• rate this
    0

    Comment number 552.

    sorry Jeggy have not had my tea yet and these comments have got my dander up!

  • rate this
    +1

    Comment number 551.

    I was just agreeing with you morganup north - I was pointing out that the 'ignorance' of some just beggars belief. I understand how some use this type of forum just to show their bigotry rather than address the article!I was also just adding that we need more tolerance and acceptance.

  • rate this
    +2

    Comment number 550.

    United Dreamer, absolutely not, tell that to people who have suffered homophobic violence or discrimination. If you're talking about worldwide persecution or discrimination then you are wrong, most countries in Asia or Africa the vast majority of them penalise same-sex activity. Seven countries in the world carry the death sentence for homosexuality. In the UK homophobia still exists too.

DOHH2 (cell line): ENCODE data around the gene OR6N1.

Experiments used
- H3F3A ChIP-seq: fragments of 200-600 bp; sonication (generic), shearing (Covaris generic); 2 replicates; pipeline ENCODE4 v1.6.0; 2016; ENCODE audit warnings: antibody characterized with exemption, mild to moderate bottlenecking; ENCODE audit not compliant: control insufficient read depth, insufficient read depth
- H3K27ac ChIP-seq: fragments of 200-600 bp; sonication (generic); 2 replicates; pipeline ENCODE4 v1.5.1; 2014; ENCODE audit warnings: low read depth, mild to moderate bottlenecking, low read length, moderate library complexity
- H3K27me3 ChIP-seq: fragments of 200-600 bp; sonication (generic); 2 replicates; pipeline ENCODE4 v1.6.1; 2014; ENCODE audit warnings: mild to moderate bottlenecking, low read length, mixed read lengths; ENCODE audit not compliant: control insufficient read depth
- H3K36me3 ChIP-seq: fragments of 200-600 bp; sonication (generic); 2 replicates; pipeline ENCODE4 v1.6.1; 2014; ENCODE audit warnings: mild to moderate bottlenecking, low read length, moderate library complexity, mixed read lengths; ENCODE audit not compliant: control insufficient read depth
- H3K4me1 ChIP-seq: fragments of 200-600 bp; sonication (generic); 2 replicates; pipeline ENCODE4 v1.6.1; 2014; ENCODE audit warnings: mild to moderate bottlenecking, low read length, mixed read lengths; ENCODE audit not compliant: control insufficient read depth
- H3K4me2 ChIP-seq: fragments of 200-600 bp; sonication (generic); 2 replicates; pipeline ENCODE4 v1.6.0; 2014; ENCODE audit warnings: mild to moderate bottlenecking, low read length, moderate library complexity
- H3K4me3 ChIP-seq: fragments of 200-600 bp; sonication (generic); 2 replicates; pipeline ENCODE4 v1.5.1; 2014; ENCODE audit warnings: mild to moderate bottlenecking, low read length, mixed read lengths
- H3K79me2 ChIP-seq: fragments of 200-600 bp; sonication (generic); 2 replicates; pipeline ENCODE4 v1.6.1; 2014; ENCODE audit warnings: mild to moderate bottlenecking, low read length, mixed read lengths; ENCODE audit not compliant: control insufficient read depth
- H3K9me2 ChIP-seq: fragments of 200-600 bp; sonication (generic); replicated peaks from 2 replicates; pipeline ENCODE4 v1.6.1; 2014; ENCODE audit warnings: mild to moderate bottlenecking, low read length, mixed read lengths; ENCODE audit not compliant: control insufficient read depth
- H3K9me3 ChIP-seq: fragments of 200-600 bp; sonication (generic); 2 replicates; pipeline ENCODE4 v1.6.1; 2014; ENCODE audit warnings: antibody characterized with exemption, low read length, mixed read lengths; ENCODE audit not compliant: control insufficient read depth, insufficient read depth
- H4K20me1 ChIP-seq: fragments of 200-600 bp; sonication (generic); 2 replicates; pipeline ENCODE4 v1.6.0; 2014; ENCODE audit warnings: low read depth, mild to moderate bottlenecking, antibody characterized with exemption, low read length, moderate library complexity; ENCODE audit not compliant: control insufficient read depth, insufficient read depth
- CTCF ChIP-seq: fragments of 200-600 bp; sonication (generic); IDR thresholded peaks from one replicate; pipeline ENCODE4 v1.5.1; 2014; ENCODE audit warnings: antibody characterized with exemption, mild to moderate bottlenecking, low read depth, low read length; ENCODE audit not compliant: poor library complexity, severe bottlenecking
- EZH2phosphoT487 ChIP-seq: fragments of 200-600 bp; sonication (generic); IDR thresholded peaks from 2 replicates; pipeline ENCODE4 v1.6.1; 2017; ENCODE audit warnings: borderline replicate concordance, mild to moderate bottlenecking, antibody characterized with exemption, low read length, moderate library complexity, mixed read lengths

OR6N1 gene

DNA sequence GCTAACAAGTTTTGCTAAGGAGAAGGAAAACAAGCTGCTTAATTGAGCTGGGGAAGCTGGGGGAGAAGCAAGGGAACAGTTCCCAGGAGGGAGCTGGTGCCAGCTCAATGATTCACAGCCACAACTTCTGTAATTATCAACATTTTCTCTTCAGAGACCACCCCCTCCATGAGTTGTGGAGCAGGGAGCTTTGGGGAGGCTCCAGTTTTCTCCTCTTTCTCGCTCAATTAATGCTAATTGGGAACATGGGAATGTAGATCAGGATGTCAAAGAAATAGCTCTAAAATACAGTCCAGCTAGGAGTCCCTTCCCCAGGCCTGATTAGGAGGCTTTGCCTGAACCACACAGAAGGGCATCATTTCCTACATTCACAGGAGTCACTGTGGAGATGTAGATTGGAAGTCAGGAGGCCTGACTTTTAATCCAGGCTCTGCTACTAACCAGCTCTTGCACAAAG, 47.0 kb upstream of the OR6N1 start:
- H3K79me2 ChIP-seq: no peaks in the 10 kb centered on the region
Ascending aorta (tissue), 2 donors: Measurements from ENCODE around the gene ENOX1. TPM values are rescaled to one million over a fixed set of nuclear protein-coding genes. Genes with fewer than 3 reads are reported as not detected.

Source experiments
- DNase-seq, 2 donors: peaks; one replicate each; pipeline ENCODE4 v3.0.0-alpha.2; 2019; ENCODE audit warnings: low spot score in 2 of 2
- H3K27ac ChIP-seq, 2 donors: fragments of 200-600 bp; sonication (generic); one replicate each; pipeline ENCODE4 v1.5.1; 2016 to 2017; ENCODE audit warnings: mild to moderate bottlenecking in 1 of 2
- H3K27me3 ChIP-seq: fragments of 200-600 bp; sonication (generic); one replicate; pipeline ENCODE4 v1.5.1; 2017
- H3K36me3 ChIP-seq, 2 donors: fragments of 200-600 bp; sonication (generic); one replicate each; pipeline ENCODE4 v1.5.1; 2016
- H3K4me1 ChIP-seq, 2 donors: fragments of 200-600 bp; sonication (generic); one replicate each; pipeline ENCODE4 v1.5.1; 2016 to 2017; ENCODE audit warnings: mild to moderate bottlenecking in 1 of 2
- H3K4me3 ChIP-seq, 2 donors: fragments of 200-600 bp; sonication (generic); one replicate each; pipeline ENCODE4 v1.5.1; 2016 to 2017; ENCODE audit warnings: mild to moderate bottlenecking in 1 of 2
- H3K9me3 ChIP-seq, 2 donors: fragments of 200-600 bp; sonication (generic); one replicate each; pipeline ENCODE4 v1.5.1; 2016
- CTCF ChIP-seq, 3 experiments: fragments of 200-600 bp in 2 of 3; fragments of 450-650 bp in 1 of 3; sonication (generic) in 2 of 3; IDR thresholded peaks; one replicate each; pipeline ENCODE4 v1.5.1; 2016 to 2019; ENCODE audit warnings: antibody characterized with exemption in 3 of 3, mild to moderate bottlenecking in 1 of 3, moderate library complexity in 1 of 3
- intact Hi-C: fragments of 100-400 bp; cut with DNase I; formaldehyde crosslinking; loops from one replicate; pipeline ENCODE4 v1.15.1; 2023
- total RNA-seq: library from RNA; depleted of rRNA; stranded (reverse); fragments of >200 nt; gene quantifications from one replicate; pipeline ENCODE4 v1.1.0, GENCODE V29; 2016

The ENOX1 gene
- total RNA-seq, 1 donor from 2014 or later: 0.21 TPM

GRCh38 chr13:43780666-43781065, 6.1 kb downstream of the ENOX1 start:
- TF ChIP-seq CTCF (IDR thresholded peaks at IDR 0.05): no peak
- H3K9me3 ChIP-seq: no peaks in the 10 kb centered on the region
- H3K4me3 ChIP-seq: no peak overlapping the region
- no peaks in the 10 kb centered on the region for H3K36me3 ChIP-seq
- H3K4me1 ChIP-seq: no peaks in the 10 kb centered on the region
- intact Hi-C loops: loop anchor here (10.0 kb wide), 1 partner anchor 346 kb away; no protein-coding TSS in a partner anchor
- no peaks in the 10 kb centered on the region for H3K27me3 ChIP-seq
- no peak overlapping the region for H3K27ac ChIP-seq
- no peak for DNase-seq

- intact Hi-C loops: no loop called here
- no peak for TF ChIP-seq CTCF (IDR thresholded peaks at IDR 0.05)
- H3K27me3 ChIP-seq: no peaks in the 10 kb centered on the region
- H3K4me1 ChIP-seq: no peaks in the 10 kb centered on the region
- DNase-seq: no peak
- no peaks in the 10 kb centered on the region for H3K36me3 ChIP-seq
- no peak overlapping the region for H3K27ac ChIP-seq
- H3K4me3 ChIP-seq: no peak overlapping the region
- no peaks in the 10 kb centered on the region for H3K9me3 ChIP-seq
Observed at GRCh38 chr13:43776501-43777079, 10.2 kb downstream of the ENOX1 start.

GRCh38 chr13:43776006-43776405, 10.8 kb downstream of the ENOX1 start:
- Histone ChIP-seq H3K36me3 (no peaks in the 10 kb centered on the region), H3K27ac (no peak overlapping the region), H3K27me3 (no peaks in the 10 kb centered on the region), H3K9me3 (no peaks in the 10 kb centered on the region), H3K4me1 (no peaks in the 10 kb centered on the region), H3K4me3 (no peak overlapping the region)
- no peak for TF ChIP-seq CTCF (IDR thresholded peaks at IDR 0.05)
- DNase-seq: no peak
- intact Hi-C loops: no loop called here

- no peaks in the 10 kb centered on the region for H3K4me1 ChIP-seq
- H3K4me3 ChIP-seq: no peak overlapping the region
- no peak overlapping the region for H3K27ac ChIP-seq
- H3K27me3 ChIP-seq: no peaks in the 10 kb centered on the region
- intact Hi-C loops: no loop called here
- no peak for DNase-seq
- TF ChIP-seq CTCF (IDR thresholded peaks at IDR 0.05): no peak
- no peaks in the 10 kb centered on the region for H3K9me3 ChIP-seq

• rate this
    0

    Comment number 549.

    In response to jeggy (although im not sure waht your point is!) the point im trying to make here is that those who have taken time to respond to this piece are so biggoted the issue of discrimantion in the work place is overshadowed by thier homophobia!

  • rate this
    0

    Comment number 548.

    #546 Andy - there are far more pressing issues of inequality than gay prejudice. Most workplaces do not suffer it to any significant degree. And Browne was referring to the 60s.

    I'm pretty sure as chief executive of BP he was guilty of inflicting far more suffering in his pursuit of cheap oil.